CS452 - Real-Time Programming - Fall 2008

Lecture 6 - Kernel, Tasks

Questions & Comments

  1. Bill Cowan's easy method versus inline assembly.


Kernel maintains a task descriptor (TD) for each created task. That is, to create a task the kernel must allocate a TD and initialize it. The TD normall contains

  1. The task's stack pointer, which points to a private stack containing

    all ready to be reloaded whenever the task next runs.

  2. Possibly the return value for when the task is next activated
  3. The task's parent
  4. The task's state

Possible states of the task

  1. Active: running or about to run
  2. Ready: can run if scheduled
  3. Blocked: waiting for something to happen


Hardware Facts for Eos

Memory Map


Accessed by special I/O instructions

Architecture of X86

General Purpose Registers

All these registers have special names for the low 16 bits. (drop the E), and for the low 8 bits (add an L), and for the second 8 bits (add an H)

Special Purpose Registers

  1. IDTR: interrupt descriptor table
  2. GDTR: global descriptor table
    1. the GDTR is 48 bits, divided [--16--|---32---]
      1. 16 bit part is limit, the size of the table
      2. 32 bit part is base, the start of the table
    2. write using lgdt [gdtr],where idtr is a pointer a struct containing an interrupt descriptor
    3. read using sidt
  3. CS, DS, ES, FS, GS, SS: segment registers
  4. EIP: program counter

Addressing Memory

Physical address is

Helps to provide

  1. position independent (relocatable) code
  2. memory protection

Six segment registers

  1. CS
  2. DS
  3. ES
  4. FS
  5. GS
  6. SS

Each segment register is an index into a Global Descriptor Table (GDT), which contains

  1. low limit
  2. high limit
  3. etc.

Index is actually contents of register >> 3.

Setting up a Task

Every task requires at least two GDTs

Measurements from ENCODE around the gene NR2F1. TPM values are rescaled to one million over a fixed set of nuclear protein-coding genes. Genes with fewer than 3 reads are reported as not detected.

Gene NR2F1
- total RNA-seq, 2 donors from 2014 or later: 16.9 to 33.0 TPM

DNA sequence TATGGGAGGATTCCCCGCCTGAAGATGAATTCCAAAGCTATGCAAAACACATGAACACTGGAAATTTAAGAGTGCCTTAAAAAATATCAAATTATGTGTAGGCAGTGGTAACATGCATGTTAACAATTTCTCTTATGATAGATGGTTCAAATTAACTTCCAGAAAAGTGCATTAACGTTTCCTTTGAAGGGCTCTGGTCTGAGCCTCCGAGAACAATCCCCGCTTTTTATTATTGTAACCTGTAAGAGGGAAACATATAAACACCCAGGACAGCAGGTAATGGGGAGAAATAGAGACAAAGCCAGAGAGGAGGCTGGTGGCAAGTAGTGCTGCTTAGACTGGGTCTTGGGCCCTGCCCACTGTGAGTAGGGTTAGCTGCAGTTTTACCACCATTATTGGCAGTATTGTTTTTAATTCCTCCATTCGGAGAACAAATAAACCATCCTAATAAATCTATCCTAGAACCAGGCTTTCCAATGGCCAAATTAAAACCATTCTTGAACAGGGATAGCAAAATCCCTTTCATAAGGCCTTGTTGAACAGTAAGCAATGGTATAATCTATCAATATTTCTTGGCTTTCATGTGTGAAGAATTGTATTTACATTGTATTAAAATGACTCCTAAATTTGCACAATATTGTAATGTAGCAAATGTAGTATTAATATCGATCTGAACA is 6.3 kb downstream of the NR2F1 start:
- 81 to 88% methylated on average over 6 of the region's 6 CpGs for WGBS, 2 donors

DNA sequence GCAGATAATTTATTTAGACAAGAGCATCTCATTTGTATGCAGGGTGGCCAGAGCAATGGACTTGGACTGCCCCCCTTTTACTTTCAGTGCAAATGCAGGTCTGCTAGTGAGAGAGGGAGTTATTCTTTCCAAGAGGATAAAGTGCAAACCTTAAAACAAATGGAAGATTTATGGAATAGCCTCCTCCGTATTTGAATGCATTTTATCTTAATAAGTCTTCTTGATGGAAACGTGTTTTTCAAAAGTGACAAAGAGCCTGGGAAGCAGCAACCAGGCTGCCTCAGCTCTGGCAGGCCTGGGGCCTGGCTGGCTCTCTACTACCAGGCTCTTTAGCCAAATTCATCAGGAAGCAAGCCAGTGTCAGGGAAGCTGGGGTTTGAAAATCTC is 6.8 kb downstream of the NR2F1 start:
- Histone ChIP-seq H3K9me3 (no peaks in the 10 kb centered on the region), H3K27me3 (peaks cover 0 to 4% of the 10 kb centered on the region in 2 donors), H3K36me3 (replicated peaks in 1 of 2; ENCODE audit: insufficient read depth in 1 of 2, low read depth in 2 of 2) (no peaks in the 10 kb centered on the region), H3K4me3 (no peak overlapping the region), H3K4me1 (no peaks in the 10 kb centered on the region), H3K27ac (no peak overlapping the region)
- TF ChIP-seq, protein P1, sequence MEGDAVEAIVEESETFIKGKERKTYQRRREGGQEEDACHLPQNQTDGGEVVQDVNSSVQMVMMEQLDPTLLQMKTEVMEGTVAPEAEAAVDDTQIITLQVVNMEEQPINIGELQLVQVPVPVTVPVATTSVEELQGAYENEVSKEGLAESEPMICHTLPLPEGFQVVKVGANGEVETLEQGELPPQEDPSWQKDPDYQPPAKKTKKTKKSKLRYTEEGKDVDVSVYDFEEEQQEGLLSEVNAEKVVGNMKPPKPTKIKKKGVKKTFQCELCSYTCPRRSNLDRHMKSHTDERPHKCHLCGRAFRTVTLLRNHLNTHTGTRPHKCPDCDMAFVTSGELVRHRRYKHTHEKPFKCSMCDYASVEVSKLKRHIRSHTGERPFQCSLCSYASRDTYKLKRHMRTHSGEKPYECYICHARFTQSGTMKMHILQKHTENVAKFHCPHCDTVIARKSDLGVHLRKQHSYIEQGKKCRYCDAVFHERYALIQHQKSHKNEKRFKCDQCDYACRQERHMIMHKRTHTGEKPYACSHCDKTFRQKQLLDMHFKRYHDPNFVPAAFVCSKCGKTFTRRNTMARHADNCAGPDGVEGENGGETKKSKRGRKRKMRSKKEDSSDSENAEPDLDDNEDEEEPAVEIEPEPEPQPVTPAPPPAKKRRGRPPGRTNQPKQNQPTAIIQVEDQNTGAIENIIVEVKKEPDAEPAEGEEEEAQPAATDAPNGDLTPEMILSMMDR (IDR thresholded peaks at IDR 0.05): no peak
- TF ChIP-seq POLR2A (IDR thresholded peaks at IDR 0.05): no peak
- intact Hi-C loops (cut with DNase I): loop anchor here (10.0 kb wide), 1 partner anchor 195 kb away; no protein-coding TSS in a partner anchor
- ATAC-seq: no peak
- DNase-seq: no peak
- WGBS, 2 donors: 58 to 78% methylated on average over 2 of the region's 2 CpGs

The compiler assumes that DS = SS

Set DS = ES = FS = GS = SS for each task

There is no GDT in place when the kernel boots

How is this done

  1. The address of the table is kept in the special register GDTR
  2. lgdt sets GDTR; sgdt reads GDTR

Yet another register EFLAGS contains processor state such as

Setting up a task

Context Switch in the 386

int <vector>


Task to kernel

  1. int <vector> in task
  2. pushal saves all the active task's registers on the active task's stack
  3. switch to kernel stack
    1. you got CS, EIP from IDT
    2. ESP from your magic place
    3. DS from the kernel variables
  4. restore remainder of kernel state from stack

Kernel to task

  1. save kernel state on kernel stack
  2. switch to active task's stack
  3. restore general purpose registers: popal

iretl gets EFLAGS, CS, EIP from the task stack.

Getting the Kernel Started

Each task is a C function

So is the kernel

Each gets compiled and linked into an ELF executable

Then 452-post.py (/u/cs452/public/tools/bin/452-post.py) binds the ELFs together to be downloaded.


Before starting to execute the kernel needs to have

  1. A stack, on which it can place data, with the stack pointer set.
  2. Its first instruction in the PC

The boot loader does this. How?

  1. The bound executable obeys the multiboot specification
  2. The kernel is called by int main( unsigned long magic, multiboot_info_t *mbiaddr )
  3. The stack starts as mbiaddr, magic
  4. multiboot_info_t is a struct with the following interesting fields
    typedef struct multiboot_info {
      unsigned long mods_count;
      unsigned long mods_addr;
    } multiboot_info_t

    The second is a pointer to module_t, the first module record.

  5. module_t is a struct with the following interesting fields
    typedef struct module {
      unsigned long mod_start;
      unsigned long mod_end;
      unsigned long string;
    } module_t

You might find this URL has some interesting information (and links) if you are really interested in how executables are structured, or in the multiboot boot process.

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